While the researchers weren't surprised that it was harder to access contraception, they were surprised at just how much harder it was, especially given the changes that had been put in place. During the pandemic, the U.K. and many other countries recognized the need to continue the provision of contraception, and implemented new practices and policies accordingly, such as a shift to telemedicine and remote prescription for the contraceptive pill for up to a year instead of the usual 3-6 months.

“A doubling in the number of unplanned pregnancies was more than we expected, especially because this was a study of pregnant women so people who had terminated a pregnancy did not take part,” Dr. Hall adds. 

The Importance of Access to Contraception 

Access to contraception is important because it helps improve the health and well-being of women, decreases global maternal mortality, and increases female engagement in the workforce and financial self-sufficiency, says Sandy Dorcelus, DO, an OB/GYN physician at NYU Langone Hospital—Long Island. 

“Approximately 50% of pregnancies are unintended and supporting family planning programs help address this issue,” Dr. Dorcelus adds. “Access to contraception allows women the ability to decide when to have children, the number of children they would like to have, and healthy, satisfying sex lives.”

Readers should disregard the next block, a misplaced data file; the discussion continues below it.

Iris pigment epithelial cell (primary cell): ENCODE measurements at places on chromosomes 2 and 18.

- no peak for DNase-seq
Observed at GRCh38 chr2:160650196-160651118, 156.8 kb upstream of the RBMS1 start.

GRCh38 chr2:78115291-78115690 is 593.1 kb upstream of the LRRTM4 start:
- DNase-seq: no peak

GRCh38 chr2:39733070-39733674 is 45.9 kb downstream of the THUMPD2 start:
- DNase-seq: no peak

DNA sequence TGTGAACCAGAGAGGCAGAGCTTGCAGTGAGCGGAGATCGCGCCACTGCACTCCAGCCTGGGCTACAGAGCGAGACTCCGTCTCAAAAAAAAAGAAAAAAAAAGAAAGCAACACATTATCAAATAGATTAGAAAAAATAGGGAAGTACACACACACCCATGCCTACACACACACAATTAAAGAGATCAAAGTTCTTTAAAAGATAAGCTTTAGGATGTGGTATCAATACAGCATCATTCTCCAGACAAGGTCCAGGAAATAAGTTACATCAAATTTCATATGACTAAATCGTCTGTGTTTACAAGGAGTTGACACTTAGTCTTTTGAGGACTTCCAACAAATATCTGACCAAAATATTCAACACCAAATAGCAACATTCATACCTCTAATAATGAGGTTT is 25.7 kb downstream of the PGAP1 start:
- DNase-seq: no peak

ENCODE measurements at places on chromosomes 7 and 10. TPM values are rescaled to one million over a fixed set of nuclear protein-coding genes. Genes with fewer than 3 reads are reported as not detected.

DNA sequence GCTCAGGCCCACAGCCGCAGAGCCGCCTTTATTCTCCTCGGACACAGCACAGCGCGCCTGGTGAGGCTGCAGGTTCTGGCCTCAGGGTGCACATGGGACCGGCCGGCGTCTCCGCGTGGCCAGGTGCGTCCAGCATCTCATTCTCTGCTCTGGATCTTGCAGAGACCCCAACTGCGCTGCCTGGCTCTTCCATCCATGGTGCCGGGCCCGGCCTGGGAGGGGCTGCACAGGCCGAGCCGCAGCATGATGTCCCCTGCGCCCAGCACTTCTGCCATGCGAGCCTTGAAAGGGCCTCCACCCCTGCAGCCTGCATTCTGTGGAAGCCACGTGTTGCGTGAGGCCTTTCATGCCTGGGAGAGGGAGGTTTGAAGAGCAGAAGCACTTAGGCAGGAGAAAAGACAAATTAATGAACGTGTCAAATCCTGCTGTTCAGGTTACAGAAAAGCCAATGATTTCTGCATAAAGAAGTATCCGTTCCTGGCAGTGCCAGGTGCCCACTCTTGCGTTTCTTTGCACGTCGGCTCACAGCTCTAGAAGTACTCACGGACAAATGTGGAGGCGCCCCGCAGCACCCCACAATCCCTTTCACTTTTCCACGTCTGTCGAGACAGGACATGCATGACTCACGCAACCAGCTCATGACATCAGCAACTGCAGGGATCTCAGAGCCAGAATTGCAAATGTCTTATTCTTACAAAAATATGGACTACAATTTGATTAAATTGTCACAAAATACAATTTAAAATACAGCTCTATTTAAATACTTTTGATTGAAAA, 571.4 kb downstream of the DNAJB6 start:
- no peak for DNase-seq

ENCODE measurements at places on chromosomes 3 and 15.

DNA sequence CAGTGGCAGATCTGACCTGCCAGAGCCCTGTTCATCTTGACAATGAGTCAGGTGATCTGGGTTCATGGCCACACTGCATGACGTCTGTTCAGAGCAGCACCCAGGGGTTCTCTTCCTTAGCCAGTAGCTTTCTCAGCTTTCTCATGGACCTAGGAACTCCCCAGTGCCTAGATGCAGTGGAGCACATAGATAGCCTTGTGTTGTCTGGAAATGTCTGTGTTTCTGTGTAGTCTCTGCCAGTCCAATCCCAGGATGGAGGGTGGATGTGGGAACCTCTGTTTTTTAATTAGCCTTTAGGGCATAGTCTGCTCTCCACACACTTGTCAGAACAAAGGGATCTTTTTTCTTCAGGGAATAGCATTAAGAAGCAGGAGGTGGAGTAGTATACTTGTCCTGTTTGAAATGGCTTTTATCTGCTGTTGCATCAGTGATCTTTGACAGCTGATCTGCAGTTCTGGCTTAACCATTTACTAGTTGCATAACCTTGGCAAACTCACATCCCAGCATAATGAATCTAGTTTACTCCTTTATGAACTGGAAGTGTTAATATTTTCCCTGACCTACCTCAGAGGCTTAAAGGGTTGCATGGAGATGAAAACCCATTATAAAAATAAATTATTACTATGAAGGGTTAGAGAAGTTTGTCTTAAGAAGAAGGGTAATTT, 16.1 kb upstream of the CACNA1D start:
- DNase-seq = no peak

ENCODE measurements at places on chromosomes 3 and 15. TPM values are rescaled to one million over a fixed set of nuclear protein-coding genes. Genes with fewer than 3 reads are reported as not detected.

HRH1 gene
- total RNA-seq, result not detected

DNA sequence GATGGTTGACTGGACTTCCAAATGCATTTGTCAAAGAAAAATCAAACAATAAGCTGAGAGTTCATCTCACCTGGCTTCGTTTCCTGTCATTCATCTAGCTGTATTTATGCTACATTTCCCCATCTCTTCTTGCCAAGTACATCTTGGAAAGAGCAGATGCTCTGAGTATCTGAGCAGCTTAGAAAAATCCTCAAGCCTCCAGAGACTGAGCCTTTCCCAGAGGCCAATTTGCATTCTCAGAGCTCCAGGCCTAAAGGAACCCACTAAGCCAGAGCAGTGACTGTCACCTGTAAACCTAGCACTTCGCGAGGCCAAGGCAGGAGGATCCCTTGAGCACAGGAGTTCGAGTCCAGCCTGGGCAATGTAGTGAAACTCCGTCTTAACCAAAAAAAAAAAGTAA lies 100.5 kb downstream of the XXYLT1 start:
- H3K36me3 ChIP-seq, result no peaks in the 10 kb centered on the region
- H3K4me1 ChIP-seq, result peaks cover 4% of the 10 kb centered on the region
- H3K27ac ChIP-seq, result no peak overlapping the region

Dr. Jennifer Hall

We know that unplanned pregnancies have poorer outcomes for mum and baby, including babies being born early and mums experiencing postnatal depression—and this is preventable.

— Dr. Jennifer Hall

The COVID-19 pandemic aside, many obstacles prevent people from easily accessing contraception in the U.S. "The cost of contraception and insurance coverage can be barriers," says Dr. Dorcelus. She also points to misperceptions and a lack of knowledge surrounding contraception safety and use.

Dr. Hall believes there are examples of good practices in the U.K., including changing guidelines to allow more contraception to be available without prescription or repeated reviews and for medical termination to be accessible from home. However, she notes that despite this, access to contraception was still much more difficult during lockdowns and resulted in an increase in unplanned pregnancies.  

Consequences of Unplanned Pregnancy 

According to the Guttmacher Institute, access to contraception is estimated to help decrease the rate of unintended pregnancies by 68% in low to middle-income countries.